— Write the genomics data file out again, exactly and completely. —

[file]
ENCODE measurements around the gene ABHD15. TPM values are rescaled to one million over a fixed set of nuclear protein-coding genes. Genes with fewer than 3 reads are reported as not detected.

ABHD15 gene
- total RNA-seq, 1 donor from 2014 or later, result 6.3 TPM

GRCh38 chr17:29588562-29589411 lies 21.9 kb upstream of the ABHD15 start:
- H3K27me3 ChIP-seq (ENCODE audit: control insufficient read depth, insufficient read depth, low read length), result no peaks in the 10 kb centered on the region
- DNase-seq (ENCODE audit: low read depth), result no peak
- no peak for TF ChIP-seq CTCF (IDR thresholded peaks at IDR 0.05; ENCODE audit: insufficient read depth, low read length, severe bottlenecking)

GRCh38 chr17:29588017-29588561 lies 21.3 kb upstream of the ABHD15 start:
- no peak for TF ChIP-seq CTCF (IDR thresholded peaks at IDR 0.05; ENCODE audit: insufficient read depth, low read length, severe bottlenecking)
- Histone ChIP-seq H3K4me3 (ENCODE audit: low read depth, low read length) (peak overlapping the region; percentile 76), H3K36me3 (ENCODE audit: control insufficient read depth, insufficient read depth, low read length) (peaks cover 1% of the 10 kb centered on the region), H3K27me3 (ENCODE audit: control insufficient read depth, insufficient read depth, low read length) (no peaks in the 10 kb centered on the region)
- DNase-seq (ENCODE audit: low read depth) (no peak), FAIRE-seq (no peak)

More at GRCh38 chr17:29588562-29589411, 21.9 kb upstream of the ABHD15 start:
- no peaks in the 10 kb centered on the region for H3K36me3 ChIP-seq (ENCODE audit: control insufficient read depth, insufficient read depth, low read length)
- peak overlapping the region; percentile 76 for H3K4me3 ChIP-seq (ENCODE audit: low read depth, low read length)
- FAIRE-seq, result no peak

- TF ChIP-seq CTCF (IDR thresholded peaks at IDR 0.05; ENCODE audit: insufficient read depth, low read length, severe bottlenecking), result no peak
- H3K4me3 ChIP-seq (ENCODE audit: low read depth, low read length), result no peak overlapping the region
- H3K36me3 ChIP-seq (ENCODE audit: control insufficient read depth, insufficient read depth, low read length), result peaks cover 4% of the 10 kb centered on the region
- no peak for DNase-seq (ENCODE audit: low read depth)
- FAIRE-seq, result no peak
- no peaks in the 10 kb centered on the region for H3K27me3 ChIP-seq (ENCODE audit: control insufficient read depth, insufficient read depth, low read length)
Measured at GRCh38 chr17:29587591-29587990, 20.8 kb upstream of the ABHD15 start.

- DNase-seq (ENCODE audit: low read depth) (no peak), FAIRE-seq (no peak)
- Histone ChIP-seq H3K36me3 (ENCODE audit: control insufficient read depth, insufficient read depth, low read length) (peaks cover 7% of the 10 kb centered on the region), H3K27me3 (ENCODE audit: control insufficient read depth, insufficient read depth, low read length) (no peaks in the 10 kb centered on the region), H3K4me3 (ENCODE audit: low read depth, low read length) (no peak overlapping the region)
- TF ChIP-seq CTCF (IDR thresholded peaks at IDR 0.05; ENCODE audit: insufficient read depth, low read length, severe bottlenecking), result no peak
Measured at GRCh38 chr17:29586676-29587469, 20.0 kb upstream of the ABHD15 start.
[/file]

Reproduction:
ENCODE measurements around the gene ABHD15. TPM values are rescaled to one million over a fixed set of nuclear protein-coding genes. Genes with fewer than 3 reads are reported as not detected.

ABHD15 gene
- total RNA-seq, 1 donor from 2014 or later, result 6.3 TPM

GRCh38 chr17:29588562-29589411 lies 21.9 kb upstream of the ABHD15 start:
- H3K27me3 ChIP-seq (ENCODE audit: control insufficient read depth, insufficient read depth, low read length), result no peaks in the 10 kb centered on the region
- DNase-seq (ENCODE audit: low read depth), result no peak
- no peak for TF ChIP-seq CTCF (IDR thresholded peaks at IDR 0.05; ENCODE audit: insufficient read depth, low read length, severe bottlenecking)

GRCh38 chr17:29588017-29588561 lies 21.3 kb upstream of the ABHD15 start:
- no peak for TF ChIP-seq CTCF (IDR thresholded peaks at IDR 0.05; ENCODE audit: insufficient read depth, low read length, severe bottlenecking)
- Histone ChIP-seq H3K4me3 (ENCODE audit: low read depth, low read length) (peak overlapping the region; percentile 76), H3K36me3 (ENCODE audit: control insufficient read depth, insufficient read depth, low read length) (peaks cover 1% of the 10 kb centered on the region), H3K27me3 (ENCODE audit: control insufficient read depth, insufficient read depth, low read length) (no peaks in the 10 kb centered on the region)
- DNase-seq (ENCODE audit: low read depth) (no peak), FAIRE-seq (no peak)

More at GRCh38 chr17:29588562-29589411, 21.9 kb upstream of the ABHD15 start:
- no peaks in the 10 kb centered on the region for H3K36me3 ChIP-seq (ENCODE audit: control insufficient read depth, insufficient read depth, low read length)
- peak overlapping the region; percentile 76 for H3K4me3 ChIP-seq (ENCODE audit: low read depth, low read length)
- FAIRE-seq, result no peak

- TF ChIP-seq CTCF (IDR thresholded peaks at IDR 0.05; ENCODE audit: insufficient read depth, low read length, severe bottlenecking), result no peak
- H3K4me3 ChIP-seq (ENCODE audit: low read depth, low read length), result no peak overlapping the region
- H3K36me3 ChIP-seq (ENCODE audit: control insufficient read depth, insufficient read depth, low read length), result peaks cover 4% of the 10 kb centered on the region
- no peak for DNase-seq (ENCODE audit: low read depth)
- FAIRE-seq, result no peak
- no peaks in the 10 kb centered on the region for H3K27me3 ChIP-seq (ENCODE audit: control insufficient read depth, insufficient read depth, low read length)
Measured at GRCh38 chr17:29587591-29587990, 20.8 kb upstream of the ABHD15 start.

- DNase-seq (ENCODE audit: low read depth) (no peak), FAIRE-seq (no peak)
- Histone ChIP-seq H3K36me3 (ENCODE audit: control insufficient read depth, insufficient read depth, low read length) (peaks cover 7% of the 10 kb centered on the region), H3K27me3 (ENCODE audit: control insufficient read depth, insufficient read depth, low read length) (no peaks in the 10 kb centered on the region), H3K4me3 (ENCODE audit: low read depth, low read length) (no peak overlapping the region)
- TF ChIP-seq CTCF (IDR thresholded peaks at IDR 0.05; ENCODE audit: insufficient read depth, low read length, severe bottlenecking), result no peak
Measured at GRCh38 chr17:29586676-29587469, 20.0 kb upstream of the ABHD15 start.